We primarily seek out titles. We have an acquisitions team. People do seek us out, and I encourage people to do that. We won’t look at anything online. We want to see something on a DVD.
We have a niche focus. We focus on cultural DVDs, art, independents, but we are crossing over to independently produced documentaries. People who like art tend to like our market.
So we go to museums, we talk to curators...we are most curious about up and coming artists. I find a lot of older artists who have been involved in video art who have never been published on DVD because when they were making their art, there wasn’t DVD. William Wegman is doing stuff with us now.
People just need to send us their stuff, just like always.
Independent Exposure is your festival of shorts, 15 minutes or less in length. In what other ways does Microcinema serve the shorts market?
We are going to start putting out DVDs of Independent Exposure, and once in a while we curate short film compilations...but that’s not the main part of our business, if you look at our 500 titles, 10 percent are short film compilations. We are doing one now called Slant, films by Asian American directors.
Short films are very difficult to sell on DVD. Netflix won’t take anything under 30 minutes long, no matter what it is, in fact getting it’s getting closer to 45. How many people do you know buy short stories? People would rather buy novels; it’s kind of similar.
What kind of sales does a DVD need to be a success with you?
If we can sell 5,000 units, that’s pretty remarkable. I think people should be happy with 1,000, that’s more realistic. Just the nature of the DVD market.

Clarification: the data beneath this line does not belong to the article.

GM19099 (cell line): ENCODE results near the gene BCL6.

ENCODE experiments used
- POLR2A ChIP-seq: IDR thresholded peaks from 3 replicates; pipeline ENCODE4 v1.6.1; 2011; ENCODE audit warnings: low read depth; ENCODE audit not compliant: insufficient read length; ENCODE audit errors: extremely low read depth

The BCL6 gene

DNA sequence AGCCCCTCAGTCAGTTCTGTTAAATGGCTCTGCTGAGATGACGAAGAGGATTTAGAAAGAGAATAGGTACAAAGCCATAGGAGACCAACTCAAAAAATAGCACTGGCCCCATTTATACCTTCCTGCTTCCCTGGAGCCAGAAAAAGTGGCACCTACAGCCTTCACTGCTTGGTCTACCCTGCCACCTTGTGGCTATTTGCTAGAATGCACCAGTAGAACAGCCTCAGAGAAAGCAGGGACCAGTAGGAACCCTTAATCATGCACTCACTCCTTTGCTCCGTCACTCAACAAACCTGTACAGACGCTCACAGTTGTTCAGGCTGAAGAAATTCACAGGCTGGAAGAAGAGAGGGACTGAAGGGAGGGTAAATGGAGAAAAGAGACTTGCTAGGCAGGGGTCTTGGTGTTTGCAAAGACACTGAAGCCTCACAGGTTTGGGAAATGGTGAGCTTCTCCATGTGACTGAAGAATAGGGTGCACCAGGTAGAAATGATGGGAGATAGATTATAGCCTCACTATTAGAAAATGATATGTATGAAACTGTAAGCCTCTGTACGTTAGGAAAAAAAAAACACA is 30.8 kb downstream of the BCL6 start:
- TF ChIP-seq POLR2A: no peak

Who is buying?
We sell our retail products to individuals; we sell to educational institutions, and to a lot of art museums. We try to focus our marketing efforts depending on title, for Slant we will reach out to Asian American cultural magazines or blogs. We try to do most of our marketing online, it’s pretty expensive to get press.
How much of your content is American made? What percentage of your DVDs is sold within the US and how much in foreign markets? Where is the growth?
As for our titles, about 20-30 percent is not from the States.
In sales, about 10-15 percent is in Europe. I’d like to get to 50-50 and I think we can do it. Europe’s a better market for our titles -- more museums, more cultural outlets, more public money available. We are seeing better sales there. For shorts, there are more broadcast opportunities, more theatrical screenings. People are more aware of short films there and the most important festival in the world for shorts, Clermont-Ferrand (http://www.clermont-filmfest.com/index02.php), is there. It’s an area of growth that I’m excited about.
You are heading to SXSW for a panel, “ABCs of DVDs.” What kinds of questions do you anticipate?
The industry posture is that the DVD is going to die or if it doesn’t die that the growth is decreasing. But for independents, I see more people putting out DVDs.
So many people have projects they want tot put on DVD! I don’t think it’s dying at all. I think major studios focus on their numbers.
I will do a little poll in the crowd, but I am guessing the main issue for independent filmmakers is: Will the video industry go the way of the music industry? No one knows. It’s not happening yet. YouTube is wildly successful, but it’s is user-generated distribution. A lot of people don’t have the time to filter through YouTube. Things do surface to the top but it’s not always what you are looking for -- you don’t necessarily find the most compelling film about art, or something that’s not funny. So there’s always a need for a distributor, aggregator, whatever you call them.
In other words, someone who can hand pick the right content for the right viewer?
Our company has decided to focus on art, like a radio station. We’re also developing digital abilities to bridge that gap as it widens or evolves.
The majors are doing [digital distribution] but they have large budgets. And I feel they are still going for a large market. We do not want a site that caters to everybody. We feel that the internet and digital delivery will be important for things that are hard to find, not just things that are easy to find, as it is now.